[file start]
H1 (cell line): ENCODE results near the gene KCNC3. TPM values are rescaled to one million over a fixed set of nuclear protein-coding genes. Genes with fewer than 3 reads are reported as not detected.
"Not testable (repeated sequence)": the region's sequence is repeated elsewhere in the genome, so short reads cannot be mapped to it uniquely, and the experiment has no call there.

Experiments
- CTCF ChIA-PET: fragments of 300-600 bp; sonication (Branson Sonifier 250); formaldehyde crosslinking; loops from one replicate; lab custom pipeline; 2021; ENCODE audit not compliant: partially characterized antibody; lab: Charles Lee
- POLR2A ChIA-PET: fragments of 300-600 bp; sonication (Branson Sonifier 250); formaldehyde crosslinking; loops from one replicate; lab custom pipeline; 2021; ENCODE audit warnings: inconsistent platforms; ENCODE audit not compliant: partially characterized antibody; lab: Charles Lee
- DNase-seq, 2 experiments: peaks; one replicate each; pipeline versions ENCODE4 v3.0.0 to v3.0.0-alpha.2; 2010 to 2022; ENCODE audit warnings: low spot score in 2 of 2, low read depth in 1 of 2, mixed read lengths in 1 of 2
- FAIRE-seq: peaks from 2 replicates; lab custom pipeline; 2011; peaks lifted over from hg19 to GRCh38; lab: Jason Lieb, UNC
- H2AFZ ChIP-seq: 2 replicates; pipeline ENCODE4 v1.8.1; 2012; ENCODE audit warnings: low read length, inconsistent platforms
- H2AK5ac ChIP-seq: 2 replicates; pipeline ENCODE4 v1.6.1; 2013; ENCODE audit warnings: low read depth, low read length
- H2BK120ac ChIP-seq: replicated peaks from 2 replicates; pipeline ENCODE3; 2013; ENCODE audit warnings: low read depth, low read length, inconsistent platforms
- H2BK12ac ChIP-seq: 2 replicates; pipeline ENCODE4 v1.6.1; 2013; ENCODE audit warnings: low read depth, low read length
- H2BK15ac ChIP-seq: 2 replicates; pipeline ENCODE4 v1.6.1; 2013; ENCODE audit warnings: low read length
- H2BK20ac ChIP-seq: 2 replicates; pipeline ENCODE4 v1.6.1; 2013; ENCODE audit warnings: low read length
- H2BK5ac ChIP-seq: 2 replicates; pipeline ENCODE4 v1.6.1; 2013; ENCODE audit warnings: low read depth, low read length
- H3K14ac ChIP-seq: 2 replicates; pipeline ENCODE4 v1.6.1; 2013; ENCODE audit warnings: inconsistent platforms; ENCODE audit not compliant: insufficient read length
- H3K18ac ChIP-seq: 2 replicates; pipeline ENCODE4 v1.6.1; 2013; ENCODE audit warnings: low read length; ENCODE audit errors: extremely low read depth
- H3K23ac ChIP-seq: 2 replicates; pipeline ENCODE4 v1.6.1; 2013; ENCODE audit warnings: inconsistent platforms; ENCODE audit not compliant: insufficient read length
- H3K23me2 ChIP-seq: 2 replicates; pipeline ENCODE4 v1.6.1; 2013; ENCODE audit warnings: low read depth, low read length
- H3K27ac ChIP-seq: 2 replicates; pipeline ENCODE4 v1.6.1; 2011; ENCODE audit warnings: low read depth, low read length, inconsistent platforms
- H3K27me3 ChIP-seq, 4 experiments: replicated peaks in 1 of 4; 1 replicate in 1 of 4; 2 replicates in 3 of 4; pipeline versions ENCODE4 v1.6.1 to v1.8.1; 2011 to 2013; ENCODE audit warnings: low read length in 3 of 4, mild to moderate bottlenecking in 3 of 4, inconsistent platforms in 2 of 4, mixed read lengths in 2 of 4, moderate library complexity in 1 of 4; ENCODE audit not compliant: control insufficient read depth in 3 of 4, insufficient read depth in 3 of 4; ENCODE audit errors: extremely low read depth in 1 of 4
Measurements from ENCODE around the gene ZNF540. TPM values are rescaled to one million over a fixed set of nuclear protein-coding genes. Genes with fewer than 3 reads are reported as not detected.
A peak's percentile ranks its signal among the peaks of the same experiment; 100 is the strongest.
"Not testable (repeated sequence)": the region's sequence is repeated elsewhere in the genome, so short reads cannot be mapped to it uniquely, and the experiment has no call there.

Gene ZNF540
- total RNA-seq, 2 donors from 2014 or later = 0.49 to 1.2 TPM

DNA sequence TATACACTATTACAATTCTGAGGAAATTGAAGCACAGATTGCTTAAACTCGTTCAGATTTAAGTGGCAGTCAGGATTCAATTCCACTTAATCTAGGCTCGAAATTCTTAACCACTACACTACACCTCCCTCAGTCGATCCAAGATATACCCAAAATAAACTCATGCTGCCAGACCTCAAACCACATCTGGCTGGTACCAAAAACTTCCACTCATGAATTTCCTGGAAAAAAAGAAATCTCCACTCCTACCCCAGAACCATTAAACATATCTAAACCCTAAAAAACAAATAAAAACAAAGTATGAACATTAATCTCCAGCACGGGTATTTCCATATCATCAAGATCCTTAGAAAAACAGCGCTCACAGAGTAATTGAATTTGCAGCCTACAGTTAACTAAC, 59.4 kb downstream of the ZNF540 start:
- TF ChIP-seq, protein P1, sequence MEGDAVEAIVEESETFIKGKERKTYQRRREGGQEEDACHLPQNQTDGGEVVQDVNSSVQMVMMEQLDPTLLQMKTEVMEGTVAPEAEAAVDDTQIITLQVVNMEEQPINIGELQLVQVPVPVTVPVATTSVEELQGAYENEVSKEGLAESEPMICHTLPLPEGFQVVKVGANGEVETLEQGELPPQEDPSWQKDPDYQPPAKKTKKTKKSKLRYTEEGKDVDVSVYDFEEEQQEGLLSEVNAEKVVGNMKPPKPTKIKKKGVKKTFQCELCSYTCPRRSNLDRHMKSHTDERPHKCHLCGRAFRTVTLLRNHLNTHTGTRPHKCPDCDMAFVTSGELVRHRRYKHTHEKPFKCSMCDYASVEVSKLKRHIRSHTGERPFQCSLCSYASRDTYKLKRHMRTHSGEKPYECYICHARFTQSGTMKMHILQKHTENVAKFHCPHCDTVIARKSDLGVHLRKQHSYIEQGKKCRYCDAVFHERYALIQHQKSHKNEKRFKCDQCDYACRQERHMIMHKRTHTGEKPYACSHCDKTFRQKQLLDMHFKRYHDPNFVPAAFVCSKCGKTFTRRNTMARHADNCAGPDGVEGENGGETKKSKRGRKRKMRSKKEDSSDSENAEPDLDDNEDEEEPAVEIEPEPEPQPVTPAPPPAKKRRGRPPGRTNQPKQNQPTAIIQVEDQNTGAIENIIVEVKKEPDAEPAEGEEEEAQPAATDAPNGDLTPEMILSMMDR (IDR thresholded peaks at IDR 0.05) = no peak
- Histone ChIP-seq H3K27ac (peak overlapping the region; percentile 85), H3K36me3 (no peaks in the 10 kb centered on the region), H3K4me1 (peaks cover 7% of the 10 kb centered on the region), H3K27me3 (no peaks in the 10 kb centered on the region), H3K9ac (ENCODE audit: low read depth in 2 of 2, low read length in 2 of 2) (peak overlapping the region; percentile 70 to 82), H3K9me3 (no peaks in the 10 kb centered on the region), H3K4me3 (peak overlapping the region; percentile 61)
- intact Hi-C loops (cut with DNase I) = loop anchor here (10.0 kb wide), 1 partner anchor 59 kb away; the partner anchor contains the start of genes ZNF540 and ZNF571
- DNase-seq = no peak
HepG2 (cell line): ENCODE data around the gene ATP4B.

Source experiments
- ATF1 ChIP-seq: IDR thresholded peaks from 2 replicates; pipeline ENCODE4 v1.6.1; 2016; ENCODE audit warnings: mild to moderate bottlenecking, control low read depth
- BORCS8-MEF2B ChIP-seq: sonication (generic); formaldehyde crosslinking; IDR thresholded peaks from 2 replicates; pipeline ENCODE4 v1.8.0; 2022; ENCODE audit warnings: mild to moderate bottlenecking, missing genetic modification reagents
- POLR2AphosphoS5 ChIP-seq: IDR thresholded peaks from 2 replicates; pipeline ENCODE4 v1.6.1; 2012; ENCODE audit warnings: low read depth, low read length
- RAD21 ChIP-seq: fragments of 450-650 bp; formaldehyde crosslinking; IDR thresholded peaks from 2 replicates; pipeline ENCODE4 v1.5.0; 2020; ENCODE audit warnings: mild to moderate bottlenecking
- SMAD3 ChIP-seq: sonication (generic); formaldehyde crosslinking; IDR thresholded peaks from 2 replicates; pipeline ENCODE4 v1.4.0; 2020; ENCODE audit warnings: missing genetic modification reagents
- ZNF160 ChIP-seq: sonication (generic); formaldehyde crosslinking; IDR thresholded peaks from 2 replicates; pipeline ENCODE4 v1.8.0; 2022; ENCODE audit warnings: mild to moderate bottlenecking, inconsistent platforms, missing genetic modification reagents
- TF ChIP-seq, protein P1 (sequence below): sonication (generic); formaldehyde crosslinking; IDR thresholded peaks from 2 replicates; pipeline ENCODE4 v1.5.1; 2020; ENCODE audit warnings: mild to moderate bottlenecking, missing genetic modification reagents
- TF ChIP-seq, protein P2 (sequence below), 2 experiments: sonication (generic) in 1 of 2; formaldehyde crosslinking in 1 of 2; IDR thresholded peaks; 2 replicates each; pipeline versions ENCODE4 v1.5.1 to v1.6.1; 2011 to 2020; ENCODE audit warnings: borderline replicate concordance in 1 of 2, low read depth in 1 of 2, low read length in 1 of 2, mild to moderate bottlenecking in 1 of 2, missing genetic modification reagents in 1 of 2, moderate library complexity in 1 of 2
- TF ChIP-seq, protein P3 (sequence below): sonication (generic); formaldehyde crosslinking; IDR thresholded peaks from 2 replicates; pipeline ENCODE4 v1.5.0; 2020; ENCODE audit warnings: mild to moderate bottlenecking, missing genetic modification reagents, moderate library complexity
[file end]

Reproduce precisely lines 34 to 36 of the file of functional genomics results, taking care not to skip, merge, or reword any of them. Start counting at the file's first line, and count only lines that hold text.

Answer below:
- BORCS8-MEF2B ChIP-seq: sonication (generic); formaldehyde crosslinking; IDR thresholded peaks from 2 replicates; pipeline ENCODE4 v1.8.0; 2022; ENCODE audit warnings: mild to moderate bottlenecking, missing genetic modification reagents
- POLR2AphosphoS5 ChIP-seq: IDR thresholded peaks from 2 replicates; pipeline ENCODE4 v1.6.1; 2012; ENCODE audit warnings: low read depth, low read length
- RAD21 ChIP-seq: fragments of 450-650 bp; formaldehyde crosslinking; IDR thresholded peaks from 2 replicates; pipeline ENCODE4 v1.5.0; 2020; ENCODE audit warnings: mild to moderate bottlenecking